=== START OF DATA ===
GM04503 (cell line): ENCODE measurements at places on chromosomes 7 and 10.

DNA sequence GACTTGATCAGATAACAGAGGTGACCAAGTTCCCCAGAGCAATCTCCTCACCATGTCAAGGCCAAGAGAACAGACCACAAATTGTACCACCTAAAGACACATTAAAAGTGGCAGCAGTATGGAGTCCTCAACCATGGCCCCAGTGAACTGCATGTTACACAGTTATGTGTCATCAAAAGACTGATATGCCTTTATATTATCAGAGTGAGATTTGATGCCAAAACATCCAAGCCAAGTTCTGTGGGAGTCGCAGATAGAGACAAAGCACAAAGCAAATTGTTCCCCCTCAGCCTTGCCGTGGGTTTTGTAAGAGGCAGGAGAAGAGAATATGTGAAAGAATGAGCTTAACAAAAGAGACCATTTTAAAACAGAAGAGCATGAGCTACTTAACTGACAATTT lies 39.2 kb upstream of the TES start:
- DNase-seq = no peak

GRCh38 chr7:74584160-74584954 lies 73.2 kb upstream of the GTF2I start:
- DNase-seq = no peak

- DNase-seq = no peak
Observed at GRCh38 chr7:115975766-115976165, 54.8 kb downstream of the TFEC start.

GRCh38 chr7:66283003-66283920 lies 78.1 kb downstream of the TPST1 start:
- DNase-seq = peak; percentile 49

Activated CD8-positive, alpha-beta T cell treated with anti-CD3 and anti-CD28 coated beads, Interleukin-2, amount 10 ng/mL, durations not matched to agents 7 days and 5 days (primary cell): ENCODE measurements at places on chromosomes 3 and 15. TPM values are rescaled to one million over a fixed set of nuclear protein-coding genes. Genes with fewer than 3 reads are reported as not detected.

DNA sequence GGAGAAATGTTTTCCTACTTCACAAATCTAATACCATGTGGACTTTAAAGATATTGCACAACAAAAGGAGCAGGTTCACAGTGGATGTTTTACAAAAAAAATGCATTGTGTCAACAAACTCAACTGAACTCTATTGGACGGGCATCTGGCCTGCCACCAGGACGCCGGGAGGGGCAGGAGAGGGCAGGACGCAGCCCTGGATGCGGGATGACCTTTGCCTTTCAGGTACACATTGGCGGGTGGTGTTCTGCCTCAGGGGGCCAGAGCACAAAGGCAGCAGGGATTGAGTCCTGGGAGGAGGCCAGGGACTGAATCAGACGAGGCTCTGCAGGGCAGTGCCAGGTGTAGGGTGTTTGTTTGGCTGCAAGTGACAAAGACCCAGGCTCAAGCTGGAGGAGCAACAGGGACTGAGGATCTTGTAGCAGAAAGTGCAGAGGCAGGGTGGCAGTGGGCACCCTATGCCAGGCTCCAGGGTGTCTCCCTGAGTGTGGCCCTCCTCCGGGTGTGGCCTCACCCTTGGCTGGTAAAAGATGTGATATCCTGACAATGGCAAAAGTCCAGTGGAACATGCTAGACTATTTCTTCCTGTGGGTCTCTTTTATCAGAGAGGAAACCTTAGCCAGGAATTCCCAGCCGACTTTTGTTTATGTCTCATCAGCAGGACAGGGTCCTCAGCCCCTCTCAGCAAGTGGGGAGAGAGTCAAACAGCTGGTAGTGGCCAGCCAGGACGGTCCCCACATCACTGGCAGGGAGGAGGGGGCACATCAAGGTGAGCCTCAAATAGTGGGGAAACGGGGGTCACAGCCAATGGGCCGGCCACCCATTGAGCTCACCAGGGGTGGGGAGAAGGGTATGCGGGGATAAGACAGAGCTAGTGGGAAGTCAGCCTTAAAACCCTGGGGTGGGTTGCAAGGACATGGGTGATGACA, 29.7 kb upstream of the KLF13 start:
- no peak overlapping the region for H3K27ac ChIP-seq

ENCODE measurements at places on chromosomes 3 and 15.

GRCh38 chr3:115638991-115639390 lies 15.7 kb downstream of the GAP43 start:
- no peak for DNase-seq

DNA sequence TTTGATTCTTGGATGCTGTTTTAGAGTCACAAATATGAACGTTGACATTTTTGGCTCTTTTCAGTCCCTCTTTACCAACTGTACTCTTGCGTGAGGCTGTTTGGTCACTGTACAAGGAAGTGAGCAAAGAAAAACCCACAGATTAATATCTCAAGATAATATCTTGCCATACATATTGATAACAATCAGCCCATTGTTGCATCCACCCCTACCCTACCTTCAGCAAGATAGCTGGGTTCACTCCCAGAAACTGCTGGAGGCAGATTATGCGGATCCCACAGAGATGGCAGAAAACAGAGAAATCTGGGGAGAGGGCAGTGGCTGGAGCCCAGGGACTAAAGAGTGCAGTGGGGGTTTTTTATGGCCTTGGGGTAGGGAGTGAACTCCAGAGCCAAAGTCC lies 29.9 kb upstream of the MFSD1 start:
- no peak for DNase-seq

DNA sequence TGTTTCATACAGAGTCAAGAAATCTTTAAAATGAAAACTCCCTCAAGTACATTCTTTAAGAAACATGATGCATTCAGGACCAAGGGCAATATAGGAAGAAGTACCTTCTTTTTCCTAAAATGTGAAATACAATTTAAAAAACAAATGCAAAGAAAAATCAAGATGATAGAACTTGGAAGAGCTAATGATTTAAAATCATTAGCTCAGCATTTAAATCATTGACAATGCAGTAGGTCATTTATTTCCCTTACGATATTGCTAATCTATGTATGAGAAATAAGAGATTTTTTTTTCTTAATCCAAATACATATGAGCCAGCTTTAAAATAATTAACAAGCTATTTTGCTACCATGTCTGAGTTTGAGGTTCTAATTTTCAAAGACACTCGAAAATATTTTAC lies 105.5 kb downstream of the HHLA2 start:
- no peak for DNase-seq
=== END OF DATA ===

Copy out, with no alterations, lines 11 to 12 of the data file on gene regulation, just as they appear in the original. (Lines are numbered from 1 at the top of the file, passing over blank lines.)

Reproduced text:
DNA sequence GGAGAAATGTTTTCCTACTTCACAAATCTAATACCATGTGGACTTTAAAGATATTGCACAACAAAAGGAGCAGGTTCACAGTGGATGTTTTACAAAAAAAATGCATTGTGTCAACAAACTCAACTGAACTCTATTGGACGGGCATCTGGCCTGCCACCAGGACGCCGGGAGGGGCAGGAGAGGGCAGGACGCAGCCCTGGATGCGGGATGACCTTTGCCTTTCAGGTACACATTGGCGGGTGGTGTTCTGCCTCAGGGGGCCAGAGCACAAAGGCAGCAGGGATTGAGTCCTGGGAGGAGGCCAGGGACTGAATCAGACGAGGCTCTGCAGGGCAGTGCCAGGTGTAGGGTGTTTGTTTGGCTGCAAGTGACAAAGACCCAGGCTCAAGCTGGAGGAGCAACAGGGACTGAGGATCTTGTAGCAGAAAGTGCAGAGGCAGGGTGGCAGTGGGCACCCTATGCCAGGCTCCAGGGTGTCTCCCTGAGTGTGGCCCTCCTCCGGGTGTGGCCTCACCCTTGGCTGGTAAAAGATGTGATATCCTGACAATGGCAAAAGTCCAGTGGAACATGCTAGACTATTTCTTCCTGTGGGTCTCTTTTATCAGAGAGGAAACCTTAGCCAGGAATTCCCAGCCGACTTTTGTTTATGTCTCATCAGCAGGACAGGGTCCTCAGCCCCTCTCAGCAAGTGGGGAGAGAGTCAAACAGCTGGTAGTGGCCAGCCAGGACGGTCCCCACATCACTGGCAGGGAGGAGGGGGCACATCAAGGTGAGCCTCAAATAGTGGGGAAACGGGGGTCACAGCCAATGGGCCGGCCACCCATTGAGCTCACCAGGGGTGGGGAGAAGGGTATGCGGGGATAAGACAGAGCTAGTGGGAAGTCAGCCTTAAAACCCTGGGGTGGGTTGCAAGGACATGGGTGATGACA, 29.7 kb upstream of the KLF13 start:
- no peak overlapping the region for H3K27ac ChIP-seq